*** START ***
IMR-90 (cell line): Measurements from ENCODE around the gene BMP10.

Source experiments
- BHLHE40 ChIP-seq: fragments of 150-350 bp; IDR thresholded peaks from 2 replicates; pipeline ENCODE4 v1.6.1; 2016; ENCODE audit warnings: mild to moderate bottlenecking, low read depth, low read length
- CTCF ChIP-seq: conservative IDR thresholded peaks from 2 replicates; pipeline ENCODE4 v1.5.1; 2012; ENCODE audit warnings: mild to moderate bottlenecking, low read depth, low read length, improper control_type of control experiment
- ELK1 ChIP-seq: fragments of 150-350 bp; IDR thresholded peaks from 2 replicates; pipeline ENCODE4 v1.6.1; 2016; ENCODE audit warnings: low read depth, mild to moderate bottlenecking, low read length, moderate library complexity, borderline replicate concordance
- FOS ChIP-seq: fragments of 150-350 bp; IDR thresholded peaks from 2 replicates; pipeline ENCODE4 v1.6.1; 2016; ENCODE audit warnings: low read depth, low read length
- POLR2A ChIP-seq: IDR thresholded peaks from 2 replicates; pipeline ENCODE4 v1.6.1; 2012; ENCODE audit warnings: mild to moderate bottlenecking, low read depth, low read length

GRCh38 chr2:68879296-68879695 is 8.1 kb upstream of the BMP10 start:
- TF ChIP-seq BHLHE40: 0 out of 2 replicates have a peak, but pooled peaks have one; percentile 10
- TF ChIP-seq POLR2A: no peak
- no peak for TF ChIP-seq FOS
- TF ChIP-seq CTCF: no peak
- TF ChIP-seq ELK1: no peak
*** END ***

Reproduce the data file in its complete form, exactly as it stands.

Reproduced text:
IMR-90 (cell line): Measurements from ENCODE around the gene BMP10.

Source experiments
- BHLHE40 ChIP-seq: fragments of 150-350 bp; IDR thresholded peaks from 2 replicates; pipeline ENCODE4 v1.6.1; 2016; ENCODE audit warnings: mild to moderate bottlenecking, low read depth, low read length
- CTCF ChIP-seq: conservative IDR thresholded peaks from 2 replicates; pipeline ENCODE4 v1.5.1; 2012; ENCODE audit warnings: mild to moderate bottlenecking, low read depth, low read length, improper control_type of control experiment
- ELK1 ChIP-seq: fragments of 150-350 bp; IDR thresholded peaks from 2 replicates; pipeline ENCODE4 v1.6.1; 2016; ENCODE audit warnings: low read depth, mild to moderate bottlenecking, low read length, moderate library complexity, borderline replicate concordance
- FOS ChIP-seq: fragments of 150-350 bp; IDR thresholded peaks from 2 replicates; pipeline ENCODE4 v1.6.1; 2016; ENCODE audit warnings: low read depth, low read length
- POLR2A ChIP-seq: IDR thresholded peaks from 2 replicates; pipeline ENCODE4 v1.6.1; 2012; ENCODE audit warnings: mild to moderate bottlenecking, low read depth, low read length

GRCh38 chr2:68879296-68879695 is 8.1 kb upstream of the BMP10 start:
- TF ChIP-seq BHLHE40: 0 out of 2 replicates have a peak, but pooled peaks have one; percentile 10
- TF ChIP-seq POLR2A: no peak
- no peak for TF ChIP-seq FOS
- TF ChIP-seq CTCF: no peak
- TF ChIP-seq ELK1: no peak